September 2011

Pregnancy and falls

In the moment: Gait #29052388

Risks involve mechanics, not just chance

By Emily Delzell

Pregnancy changes gait and balance, and in ways that increase the risk of falling in certain women. Research suggests falls aren’t caused by environmental differences and that exercise confers a protective effect, according to investigators from West Virginia University in Morgantown, whose most recent data appeared in the August issue of Gait & Posture.

As part of their ongoing research on biomechanical changes during pregnancy, Jean McCrory, PhD, assistant professor in the WVU Department of Human Performance and Applied Exercise Science, and colleagues evaluated balance measures in women during both their second and third trimesters; 15 fell and 14 did not. Forty nonpregnant women served as controls.

The Gait & Posture paper analyzed participants as they walked at self-selected walking speeds along an 8-m walkway with an embedded force plate. When walking velocity was included as a covariate, investigators found no significant differences in ground reaction forces (GRFs) or center of pressure (COP) between trimesters or fallers and nonfallers.

Other research conducted with the same participants, however, did demonstrate differences in balance measures.

In a 2010 paper in the British Journal of Obstetrics and Gynecology, McCrory tested dynamic postural stability variables by having women stand on a force plate that translated back and forth. Initial sway, total sway, and sway velocity were smaller in fallers than in nonfallers and controls (P<0.05) and there were no differences between controls and nonfallers.

A second 2010 paper published in the Journal of Biomechanics found women in their third trimesters had less initial sway, total sway, and sway velocity than in their second trimesters and compared with controls (P<0.05). McCrory and colleagues found no differences between controls and women in their second trimesters.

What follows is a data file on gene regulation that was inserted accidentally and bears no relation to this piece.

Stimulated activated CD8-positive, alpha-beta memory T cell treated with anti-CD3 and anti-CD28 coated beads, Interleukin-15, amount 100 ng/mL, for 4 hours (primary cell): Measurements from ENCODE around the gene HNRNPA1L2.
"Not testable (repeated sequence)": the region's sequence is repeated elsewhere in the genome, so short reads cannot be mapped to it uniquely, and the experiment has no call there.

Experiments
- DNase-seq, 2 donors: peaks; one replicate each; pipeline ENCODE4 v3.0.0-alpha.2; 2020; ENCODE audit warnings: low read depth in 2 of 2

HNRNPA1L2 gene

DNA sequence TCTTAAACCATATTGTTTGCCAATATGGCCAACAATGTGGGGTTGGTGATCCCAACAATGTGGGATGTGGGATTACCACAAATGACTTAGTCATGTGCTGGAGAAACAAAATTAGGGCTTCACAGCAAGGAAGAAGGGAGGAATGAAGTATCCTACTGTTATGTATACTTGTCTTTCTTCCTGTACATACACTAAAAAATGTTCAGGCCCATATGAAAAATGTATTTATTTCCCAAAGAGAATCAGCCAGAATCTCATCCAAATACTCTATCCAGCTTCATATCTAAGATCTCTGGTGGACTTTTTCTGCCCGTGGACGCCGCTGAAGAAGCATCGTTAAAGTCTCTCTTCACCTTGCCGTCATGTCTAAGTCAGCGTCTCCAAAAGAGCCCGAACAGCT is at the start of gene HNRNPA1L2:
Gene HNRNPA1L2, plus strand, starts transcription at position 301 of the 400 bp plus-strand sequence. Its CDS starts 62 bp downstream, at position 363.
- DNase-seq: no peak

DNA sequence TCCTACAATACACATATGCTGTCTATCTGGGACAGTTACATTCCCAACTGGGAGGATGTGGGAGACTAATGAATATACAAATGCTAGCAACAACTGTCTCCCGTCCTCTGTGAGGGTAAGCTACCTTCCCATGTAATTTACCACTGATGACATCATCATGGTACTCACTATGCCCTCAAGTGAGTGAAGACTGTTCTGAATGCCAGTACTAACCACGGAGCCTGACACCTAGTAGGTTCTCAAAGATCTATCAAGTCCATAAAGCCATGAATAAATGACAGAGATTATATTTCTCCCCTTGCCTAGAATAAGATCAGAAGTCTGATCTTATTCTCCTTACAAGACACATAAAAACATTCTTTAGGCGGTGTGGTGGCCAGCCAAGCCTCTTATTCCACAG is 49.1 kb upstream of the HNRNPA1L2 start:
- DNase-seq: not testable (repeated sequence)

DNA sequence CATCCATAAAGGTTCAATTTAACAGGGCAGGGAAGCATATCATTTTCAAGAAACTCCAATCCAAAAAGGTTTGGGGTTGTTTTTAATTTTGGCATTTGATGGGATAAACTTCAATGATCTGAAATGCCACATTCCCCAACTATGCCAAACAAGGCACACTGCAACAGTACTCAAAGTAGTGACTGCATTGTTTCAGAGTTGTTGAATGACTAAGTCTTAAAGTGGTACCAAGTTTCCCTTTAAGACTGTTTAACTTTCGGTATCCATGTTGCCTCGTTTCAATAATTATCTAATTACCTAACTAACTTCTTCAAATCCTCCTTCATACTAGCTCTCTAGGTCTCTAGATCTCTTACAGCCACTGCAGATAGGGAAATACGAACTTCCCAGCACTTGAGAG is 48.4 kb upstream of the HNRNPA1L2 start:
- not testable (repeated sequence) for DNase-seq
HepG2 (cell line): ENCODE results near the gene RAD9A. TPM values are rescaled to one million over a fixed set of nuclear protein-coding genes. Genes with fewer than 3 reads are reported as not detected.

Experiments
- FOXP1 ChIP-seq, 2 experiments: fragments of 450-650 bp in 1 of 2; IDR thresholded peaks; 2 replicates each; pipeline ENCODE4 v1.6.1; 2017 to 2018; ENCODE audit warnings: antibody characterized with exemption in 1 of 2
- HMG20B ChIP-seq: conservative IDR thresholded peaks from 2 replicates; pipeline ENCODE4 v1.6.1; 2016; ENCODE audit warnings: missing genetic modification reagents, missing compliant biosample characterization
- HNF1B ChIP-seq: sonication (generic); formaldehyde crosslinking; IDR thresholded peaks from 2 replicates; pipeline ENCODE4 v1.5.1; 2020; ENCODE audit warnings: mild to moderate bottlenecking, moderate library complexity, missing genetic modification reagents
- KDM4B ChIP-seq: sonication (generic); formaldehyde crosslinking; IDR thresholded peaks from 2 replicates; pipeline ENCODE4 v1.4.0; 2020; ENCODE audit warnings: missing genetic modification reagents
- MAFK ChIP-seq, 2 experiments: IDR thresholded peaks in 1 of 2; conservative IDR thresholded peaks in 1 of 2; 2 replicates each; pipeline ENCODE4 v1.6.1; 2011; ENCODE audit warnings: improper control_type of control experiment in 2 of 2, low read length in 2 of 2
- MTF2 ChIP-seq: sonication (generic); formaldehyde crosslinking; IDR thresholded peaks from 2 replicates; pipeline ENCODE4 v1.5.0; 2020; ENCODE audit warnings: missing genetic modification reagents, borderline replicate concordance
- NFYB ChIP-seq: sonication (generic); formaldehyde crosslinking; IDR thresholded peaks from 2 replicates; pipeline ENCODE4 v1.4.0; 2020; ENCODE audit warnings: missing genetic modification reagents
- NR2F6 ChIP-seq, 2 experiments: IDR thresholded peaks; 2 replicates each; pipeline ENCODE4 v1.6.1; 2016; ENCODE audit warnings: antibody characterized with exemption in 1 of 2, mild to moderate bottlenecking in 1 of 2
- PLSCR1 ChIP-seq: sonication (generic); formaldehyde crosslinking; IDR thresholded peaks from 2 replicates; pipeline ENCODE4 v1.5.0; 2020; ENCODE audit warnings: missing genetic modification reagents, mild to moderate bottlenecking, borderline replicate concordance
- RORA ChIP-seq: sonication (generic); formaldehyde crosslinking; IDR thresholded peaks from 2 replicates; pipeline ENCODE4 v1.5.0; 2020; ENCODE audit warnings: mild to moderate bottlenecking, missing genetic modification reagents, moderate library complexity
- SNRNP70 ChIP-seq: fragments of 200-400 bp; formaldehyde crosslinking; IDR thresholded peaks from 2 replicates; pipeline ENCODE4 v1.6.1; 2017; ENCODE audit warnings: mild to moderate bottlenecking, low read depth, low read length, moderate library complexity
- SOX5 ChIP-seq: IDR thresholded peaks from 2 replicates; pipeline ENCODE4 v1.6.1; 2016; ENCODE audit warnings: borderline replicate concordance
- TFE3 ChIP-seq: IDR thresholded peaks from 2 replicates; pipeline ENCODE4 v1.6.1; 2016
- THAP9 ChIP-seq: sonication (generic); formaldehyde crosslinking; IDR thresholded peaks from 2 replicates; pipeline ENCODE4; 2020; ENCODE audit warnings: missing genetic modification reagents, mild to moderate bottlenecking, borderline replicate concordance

In an abstract presented in August at the American Society of Biomechanics meeting in Long Beach, CA, McCrory’s group found that, during stair ascension, mediolateral GRF was greater in pregnant fallers than in nonfallers and controls and that fallers also had a longer time to maximum breaking force and a greater braking impulse.

“I thought falls happened by chance, that is, because of differences in environmental factors, but in the controlled lab environment, we found differences in balance between fallers and nonfallers and in later versus earlier pregnancy,” McCrory said.

When a healthy, nonpregnant individual experiences a backward perturbation, the COP moves forward.

“Pregnant fallers don’t seem to have this same movement. I suspect that the gastroc and the soleus [muscles] aren’t being activated appropriately,” she said, adding, “We also asked women if they exercised or not. Among the pregnant women, seven were sedentary and all these women fell. Exercise may help women adapt to the ongoing changes of pregnancy and recover better from potential falls.”

The differences in GRFs noted in the ASB abstract, however, are not related to reaction time, but to some mechanical difference that makes pregnant women more likely to slip as they climb stairs, McCrory said.

The protective effect of exercise was not surprising to Robert J. Butler, PT, DPT, PhD, an assistant professor of physical therapy at Duke University who has investigated gait changes in women wearing an “empathy belly” that simulates pregnancy.

“Pregnancy means the body is continually adapting to new forces,” he said.  “Exercise likely confers better proprioception—nonfallers are more aware of how their body responds and neuromuscular activation pathways are more advanced; you’d expect exercisers to recover faster than sedentary individuals.”

One of the primary messages of such research, said Butler, is that, “Many changes occur during pregnancy and it’s appropriate for a movement practitioner to address these issues and help new mothers normalize movements in the months following birth.”

McCrory noted that future research should address both postpartum gait retraining as well methods that can identify pregnant women at risk for falling.

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